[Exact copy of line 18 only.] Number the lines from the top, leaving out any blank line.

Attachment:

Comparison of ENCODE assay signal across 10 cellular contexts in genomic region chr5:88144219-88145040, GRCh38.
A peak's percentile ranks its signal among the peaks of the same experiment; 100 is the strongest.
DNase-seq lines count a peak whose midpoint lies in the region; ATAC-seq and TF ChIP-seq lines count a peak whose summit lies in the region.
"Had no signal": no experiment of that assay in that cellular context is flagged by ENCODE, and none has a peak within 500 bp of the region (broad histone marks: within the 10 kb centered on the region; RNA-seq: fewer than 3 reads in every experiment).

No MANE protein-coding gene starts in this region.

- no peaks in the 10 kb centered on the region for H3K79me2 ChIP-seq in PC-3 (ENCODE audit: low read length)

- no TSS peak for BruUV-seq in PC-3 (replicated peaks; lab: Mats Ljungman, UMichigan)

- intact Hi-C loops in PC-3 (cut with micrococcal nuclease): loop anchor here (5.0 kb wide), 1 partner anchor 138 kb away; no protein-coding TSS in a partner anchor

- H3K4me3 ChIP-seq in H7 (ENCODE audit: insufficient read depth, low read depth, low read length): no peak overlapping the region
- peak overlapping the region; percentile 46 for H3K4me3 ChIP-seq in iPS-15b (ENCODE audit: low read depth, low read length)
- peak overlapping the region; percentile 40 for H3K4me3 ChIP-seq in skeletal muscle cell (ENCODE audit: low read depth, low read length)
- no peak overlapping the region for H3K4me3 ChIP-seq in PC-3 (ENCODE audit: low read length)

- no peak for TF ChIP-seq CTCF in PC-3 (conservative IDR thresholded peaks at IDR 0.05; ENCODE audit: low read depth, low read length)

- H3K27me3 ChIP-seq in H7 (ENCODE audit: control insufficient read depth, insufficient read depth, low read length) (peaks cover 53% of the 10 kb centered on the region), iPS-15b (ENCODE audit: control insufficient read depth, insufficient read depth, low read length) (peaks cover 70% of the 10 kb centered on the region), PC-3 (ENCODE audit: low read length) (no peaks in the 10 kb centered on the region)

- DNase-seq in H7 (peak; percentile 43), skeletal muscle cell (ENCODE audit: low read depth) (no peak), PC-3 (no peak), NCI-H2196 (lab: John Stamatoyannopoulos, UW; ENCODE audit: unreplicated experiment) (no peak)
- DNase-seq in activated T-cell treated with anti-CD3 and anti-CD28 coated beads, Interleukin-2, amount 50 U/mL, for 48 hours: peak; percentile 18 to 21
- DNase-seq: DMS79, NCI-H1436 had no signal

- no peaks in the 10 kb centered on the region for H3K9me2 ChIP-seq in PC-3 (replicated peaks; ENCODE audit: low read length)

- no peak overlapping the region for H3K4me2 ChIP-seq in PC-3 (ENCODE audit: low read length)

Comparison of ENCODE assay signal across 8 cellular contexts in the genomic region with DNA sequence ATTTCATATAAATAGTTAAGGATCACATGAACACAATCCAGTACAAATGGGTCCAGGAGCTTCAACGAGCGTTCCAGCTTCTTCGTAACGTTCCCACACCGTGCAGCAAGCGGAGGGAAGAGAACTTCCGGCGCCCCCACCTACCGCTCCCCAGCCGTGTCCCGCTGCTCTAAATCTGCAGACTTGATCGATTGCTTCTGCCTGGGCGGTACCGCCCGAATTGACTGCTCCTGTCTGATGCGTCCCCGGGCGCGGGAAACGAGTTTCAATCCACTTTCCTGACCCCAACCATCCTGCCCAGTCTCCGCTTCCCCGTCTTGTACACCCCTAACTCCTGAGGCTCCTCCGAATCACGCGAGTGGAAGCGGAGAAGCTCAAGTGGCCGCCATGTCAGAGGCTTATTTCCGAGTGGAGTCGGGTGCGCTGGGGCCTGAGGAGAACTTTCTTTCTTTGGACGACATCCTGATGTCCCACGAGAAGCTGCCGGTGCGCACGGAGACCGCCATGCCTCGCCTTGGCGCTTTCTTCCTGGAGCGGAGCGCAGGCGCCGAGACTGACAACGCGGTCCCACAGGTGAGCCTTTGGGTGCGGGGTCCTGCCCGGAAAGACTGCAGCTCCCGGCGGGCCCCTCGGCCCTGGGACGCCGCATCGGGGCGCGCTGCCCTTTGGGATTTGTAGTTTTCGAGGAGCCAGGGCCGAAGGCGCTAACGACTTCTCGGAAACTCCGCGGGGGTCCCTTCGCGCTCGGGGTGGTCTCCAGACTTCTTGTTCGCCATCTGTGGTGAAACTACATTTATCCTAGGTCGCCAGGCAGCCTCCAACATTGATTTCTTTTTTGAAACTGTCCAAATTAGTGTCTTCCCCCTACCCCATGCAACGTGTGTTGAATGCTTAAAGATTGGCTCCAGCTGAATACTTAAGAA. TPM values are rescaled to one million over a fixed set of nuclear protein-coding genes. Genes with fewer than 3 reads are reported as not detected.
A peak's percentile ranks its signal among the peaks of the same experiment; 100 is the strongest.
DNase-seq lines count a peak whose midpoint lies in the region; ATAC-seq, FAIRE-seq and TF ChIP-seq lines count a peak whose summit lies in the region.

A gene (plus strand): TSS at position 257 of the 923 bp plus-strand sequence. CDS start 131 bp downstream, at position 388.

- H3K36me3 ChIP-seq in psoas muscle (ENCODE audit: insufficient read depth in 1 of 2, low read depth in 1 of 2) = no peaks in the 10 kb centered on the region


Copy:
- no peaks in the 10 kb centered on the region for H3K9me2 ChIP-seq in PC-3 (replicated peaks; ENCODE audit: low read length)